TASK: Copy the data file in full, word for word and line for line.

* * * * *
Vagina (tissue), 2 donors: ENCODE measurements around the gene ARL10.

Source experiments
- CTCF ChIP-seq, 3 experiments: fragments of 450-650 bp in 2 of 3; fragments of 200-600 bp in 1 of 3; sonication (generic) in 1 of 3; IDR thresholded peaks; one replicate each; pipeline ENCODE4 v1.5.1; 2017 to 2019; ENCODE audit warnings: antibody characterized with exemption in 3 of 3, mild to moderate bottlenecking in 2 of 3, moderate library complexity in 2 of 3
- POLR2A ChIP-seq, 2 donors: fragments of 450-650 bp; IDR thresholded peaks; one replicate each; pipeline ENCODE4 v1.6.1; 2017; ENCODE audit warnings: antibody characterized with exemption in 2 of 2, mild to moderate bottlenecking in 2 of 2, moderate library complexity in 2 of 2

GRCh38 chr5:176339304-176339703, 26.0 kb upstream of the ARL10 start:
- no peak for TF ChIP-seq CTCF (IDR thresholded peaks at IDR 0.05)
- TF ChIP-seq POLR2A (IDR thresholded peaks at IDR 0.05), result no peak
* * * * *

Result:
Vagina (tissue), 2 donors: ENCODE measurements around the gene ARL10.

Source experiments
- CTCF ChIP-seq, 3 experiments: fragments of 450-650 bp in 2 of 3; fragments of 200-600 bp in 1 of 3; sonication (generic) in 1 of 3; IDR thresholded peaks; one replicate each; pipeline ENCODE4 v1.5.1; 2017 to 2019; ENCODE audit warnings: antibody characterized with exemption in 3 of 3, mild to moderate bottlenecking in 2 of 3, moderate library complexity in 2 of 3
- POLR2A ChIP-seq, 2 donors: fragments of 450-650 bp; IDR thresholded peaks; one replicate each; pipeline ENCODE4 v1.6.1; 2017; ENCODE audit warnings: antibody characterized with exemption in 2 of 2, mild to moderate bottlenecking in 2 of 2, moderate library complexity in 2 of 2

GRCh38 chr5:176339304-176339703, 26.0 kb upstream of the ARL10 start:
- no peak for TF ChIP-seq CTCF (IDR thresholded peaks at IDR 0.05)
- TF ChIP-seq POLR2A (IDR thresholded peaks at IDR 0.05), result no peak